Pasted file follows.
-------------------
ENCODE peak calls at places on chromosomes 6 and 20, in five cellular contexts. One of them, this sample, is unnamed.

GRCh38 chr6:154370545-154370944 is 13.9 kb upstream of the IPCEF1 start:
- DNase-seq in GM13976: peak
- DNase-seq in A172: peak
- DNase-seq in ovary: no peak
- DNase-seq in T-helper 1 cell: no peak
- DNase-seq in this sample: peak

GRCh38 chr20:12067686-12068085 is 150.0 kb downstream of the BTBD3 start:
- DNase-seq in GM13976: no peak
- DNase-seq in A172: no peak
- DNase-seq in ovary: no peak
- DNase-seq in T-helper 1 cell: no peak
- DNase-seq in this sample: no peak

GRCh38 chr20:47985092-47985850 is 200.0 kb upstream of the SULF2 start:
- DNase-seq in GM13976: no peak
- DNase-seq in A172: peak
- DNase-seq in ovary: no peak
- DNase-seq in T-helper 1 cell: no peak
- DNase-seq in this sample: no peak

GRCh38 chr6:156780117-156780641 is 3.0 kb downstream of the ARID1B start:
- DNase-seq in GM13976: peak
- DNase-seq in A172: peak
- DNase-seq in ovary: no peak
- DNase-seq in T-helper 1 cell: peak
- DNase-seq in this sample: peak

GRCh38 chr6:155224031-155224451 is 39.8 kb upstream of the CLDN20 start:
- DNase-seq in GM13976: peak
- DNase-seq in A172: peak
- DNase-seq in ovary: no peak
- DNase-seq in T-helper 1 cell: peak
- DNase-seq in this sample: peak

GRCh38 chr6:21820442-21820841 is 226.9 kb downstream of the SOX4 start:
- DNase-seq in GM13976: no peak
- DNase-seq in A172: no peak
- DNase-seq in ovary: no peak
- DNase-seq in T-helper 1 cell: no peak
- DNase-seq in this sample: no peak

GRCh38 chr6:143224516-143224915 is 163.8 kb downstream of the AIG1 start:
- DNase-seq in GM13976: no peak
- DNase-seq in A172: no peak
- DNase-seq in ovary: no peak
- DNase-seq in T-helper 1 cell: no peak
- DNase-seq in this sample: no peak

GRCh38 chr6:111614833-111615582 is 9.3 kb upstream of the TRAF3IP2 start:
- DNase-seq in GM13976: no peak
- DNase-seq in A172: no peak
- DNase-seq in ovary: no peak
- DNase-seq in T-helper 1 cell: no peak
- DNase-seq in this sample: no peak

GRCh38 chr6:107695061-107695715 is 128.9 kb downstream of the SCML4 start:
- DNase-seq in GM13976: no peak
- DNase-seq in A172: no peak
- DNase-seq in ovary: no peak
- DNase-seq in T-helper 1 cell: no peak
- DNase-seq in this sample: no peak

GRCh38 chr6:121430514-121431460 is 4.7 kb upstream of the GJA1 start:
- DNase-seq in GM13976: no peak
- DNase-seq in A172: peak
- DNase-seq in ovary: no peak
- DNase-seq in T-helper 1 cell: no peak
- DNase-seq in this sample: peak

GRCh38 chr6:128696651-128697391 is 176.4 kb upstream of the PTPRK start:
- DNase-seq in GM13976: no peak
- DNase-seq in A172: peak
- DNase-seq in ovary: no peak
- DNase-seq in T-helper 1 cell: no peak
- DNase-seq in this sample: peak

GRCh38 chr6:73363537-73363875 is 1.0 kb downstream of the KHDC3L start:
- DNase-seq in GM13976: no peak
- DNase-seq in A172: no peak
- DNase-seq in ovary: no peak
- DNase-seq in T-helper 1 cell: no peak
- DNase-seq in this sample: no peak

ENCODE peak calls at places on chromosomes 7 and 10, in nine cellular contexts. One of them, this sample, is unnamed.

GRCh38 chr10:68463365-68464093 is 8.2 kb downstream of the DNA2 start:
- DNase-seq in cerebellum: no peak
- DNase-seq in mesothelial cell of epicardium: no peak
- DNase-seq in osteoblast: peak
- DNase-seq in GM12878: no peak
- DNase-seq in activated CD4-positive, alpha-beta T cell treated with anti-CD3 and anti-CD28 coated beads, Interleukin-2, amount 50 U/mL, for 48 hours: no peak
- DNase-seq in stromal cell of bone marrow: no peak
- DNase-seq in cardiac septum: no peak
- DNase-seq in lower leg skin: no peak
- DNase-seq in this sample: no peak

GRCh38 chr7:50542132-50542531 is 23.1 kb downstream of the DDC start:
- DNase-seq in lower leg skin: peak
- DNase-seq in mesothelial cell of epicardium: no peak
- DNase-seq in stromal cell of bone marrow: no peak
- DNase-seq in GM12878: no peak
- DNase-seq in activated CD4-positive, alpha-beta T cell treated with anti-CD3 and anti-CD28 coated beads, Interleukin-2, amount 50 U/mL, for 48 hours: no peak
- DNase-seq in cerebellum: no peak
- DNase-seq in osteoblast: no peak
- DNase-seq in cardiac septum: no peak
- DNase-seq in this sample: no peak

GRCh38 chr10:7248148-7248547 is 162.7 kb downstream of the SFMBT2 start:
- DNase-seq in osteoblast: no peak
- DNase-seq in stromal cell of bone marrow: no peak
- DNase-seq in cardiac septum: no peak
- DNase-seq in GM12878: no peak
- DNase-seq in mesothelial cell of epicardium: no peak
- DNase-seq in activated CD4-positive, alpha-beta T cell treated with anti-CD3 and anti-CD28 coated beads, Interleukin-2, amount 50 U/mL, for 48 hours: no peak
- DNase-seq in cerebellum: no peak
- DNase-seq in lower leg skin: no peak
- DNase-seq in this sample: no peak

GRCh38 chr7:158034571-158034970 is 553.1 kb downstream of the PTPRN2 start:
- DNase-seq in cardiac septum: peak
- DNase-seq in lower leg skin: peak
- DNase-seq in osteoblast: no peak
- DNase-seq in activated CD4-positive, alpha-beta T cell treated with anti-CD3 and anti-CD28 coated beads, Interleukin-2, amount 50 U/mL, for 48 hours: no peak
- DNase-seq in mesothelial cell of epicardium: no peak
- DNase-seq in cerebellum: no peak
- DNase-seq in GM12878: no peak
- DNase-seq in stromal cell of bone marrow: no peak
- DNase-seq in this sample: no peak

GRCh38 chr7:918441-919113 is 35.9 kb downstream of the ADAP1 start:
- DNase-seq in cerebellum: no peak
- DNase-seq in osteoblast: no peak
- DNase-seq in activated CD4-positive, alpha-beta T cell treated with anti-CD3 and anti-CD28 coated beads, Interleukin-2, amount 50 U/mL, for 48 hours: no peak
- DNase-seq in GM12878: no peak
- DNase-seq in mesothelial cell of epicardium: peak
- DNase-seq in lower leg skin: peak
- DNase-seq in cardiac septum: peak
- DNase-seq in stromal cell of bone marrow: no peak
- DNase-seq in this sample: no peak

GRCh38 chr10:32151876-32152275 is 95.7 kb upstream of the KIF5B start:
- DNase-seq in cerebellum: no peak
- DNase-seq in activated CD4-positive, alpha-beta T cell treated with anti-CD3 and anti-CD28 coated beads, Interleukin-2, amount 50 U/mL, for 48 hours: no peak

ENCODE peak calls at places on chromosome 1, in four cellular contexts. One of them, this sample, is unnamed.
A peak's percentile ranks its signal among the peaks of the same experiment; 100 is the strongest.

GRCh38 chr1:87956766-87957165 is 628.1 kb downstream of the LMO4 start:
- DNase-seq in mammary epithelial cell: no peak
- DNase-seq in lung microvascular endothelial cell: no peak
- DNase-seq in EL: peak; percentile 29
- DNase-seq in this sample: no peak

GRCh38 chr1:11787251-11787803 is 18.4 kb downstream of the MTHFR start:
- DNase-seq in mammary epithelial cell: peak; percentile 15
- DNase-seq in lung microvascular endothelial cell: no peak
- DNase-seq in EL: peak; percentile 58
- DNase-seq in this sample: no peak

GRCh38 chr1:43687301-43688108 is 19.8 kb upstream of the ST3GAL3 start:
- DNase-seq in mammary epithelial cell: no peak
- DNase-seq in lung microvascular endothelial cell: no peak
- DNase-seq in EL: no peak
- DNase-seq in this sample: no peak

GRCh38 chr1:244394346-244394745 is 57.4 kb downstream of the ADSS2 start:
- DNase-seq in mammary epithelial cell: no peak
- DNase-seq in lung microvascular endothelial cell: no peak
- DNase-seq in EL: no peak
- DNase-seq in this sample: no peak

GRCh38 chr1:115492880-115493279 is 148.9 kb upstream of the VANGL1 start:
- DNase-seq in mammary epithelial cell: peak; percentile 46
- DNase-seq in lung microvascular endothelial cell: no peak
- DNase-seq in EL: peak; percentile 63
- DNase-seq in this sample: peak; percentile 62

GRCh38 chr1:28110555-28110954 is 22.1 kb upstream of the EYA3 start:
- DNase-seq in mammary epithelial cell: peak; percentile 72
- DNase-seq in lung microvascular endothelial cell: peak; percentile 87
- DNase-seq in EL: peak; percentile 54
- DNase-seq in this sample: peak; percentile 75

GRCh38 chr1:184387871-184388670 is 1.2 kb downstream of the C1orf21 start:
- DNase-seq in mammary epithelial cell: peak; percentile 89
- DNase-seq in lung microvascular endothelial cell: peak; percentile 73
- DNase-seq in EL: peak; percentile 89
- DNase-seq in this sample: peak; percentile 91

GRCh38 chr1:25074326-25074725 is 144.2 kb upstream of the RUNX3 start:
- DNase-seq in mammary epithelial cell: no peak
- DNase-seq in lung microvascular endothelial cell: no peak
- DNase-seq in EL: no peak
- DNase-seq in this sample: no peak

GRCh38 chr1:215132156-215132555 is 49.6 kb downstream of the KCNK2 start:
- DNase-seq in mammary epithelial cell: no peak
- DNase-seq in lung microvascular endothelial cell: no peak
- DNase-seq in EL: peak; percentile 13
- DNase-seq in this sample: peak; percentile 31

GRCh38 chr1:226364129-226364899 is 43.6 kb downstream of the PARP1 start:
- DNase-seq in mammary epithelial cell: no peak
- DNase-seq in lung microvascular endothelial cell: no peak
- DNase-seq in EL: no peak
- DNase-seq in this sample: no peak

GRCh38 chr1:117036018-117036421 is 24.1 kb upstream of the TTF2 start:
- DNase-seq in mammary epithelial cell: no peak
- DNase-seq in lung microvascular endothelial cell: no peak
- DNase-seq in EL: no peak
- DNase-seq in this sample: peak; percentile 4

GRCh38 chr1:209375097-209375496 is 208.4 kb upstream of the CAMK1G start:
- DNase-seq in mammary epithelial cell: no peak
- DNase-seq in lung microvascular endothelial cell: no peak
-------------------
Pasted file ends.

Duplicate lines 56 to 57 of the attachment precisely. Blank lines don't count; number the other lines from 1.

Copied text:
GRCh38 chr6:121430514-121431460 is 4.7 kb upstream of the GJA1 start:
- DNase-seq in GM13976: no peak